One of the most talked-about features of the long-awaited Apple iPhone X is the phone’s new
TrueDepth Camera system, which forms a key component of what some reviewers are calling
Apple’s most important smartphone in years. The TrueDepth system’s 7-megapixel front-facing
selfie camera, which AppleInsider says stacks up competitively against the camera for the Samsung
Galaxy Note8, supports innovative facial recognition and animated emoji “Animojis,” two of the
iPhone X’s signature features. Here’s a look at how the TrueDepth Camera system works, some of
its most important applications and why it’s a potential game changer.
How TrueDepth Works
The TrueDepth Camera system works through a process similar to that which Kinect uses for motion
sensing. The process begins when a flood illuminator floods your face with infrared light to help with
facial recognition in low-light conditions. A dedicated infrared camera then snaps a picture, and a dot
projector creates about 30,000 infrared dots to construct a 3D image of your face.
The resulting information is then transmitted to the iPhone X’s A11 Bionic processor chip, which
contains on-device artificial intelligence neural network. The network has been trained by over a
billion images, creating a database that can be used to distinguish one 3D facial image from another.
In this way, TrueDepth represents an advance from previous cameras which captured 2D images
and were less sensitive to depth differences.
One of the most important applications of TrueDepth is supporting Face ID, a biometric security
authentication tool that represents an advanced on Touch ID, used in previous iPhone devices.
Touch ID, which relies on the user’s fingerprint, employs 2D landmarks to distinguish one user from
another. In contrast, Face ID uses TrueDepth to recognize 3D landmarks, which are mathematically
more complex than 2D landmarks. As a result of this improvement, Apple claims that the odds of a
random person being able to access your phone through Face ID by imitating you are about one in a
million, compared to 1 in 50,000 for Touch ID.
Apple tested this claim by working with Hollywood mask developers to see if realistic masks could
fool Face ID. Other experts have raised the possibility that Face ID might be fooled by 3D-printed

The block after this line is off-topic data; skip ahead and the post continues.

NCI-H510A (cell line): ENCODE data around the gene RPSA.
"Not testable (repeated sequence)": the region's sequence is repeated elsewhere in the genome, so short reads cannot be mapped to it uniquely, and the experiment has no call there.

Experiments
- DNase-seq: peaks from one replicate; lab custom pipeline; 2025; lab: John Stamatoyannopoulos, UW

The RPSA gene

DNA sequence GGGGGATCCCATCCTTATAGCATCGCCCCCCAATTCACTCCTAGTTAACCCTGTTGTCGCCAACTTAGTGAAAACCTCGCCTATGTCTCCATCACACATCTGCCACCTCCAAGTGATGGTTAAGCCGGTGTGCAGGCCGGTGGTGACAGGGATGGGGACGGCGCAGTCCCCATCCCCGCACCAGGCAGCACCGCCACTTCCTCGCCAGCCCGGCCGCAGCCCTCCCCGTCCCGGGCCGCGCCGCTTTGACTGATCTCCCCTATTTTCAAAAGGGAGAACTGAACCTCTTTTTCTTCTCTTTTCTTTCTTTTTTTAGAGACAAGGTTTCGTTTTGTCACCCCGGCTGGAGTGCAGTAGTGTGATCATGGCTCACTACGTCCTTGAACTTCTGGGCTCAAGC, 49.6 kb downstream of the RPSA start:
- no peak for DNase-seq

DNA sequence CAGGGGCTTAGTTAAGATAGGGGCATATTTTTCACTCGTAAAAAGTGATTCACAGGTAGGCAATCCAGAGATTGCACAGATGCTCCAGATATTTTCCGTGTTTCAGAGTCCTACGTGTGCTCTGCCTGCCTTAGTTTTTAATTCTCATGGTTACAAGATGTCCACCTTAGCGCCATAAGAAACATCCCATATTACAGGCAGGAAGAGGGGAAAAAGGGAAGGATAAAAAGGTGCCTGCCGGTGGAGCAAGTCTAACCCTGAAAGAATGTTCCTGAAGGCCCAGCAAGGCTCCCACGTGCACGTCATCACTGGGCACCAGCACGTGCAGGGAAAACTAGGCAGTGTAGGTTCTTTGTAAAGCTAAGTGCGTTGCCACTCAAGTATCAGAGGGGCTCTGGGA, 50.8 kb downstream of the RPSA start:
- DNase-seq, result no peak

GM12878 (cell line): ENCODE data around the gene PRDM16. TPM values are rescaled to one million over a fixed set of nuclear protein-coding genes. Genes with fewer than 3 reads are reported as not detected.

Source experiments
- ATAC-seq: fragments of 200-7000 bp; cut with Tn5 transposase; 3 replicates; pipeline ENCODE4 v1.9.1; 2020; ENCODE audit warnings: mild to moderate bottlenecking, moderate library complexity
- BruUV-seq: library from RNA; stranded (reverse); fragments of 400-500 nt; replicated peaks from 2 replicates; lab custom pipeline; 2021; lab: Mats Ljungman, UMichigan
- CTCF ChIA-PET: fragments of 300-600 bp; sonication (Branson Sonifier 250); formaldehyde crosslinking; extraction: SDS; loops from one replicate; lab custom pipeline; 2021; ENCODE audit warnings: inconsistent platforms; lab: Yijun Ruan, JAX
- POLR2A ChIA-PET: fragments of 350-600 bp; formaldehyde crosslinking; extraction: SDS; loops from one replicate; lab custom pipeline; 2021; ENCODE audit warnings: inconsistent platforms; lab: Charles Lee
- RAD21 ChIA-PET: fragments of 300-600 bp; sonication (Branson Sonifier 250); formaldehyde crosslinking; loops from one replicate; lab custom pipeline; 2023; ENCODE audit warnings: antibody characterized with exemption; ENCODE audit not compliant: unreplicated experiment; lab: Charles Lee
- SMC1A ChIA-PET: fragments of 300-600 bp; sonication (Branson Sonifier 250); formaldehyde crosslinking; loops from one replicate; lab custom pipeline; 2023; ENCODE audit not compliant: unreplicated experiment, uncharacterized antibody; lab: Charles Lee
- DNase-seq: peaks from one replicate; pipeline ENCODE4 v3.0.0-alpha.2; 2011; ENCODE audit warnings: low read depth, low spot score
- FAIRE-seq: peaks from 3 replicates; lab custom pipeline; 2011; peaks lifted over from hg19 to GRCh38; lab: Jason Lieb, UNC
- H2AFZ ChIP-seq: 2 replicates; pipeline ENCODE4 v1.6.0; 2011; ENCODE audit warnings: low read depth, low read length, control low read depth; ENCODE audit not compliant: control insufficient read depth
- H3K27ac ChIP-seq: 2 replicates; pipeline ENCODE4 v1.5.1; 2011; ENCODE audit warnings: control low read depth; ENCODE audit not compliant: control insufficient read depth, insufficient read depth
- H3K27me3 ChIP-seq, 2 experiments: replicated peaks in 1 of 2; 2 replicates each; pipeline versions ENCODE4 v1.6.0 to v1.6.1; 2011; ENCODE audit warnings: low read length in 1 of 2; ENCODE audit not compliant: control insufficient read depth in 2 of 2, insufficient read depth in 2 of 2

head replicas. In one case, a child who resembled their parent was able to access their parent’s
phone through Face ID.
Despite these potential workarounds, Face ID represents a breakthrough advance on Touch ID, and
as the technology improves, it will become better at using depth detection to distinguish true user
faces from impersonators. Meanwhile, the iPhone’s on-device AI neural network possesses its own
innate capability to improve at impersonation detection by collecting data about the history of the
user’s facial scans, learning to distinguish the user’s face more precisely the more scans are run.
A second game-changing application of the TrueDepth Camera system is support for animated
emojis, or “Animojis,” derived from 3D images of the user’s face. Animojis enable you to create
customized, animated 3D emojis based on your facial expressions. You can even edit your Animojis
to include audio messages where the emoji moves its mouth in the same way you do when
pronouncing your message.
Animojis represent the cutting edge of mobile emoji technology, placing Apple ahead of its
competition on this front. They also represent other potential innovations. Developers are already
using TrueDepth to create face capture apps that go beyond Animojis to support augmented reality
applications. TrueDepth is also being used to create more realistic 3D Snapchat filters. And
Hollywood animators may soon be able to incorporate TrueDepth into more realistic digital models of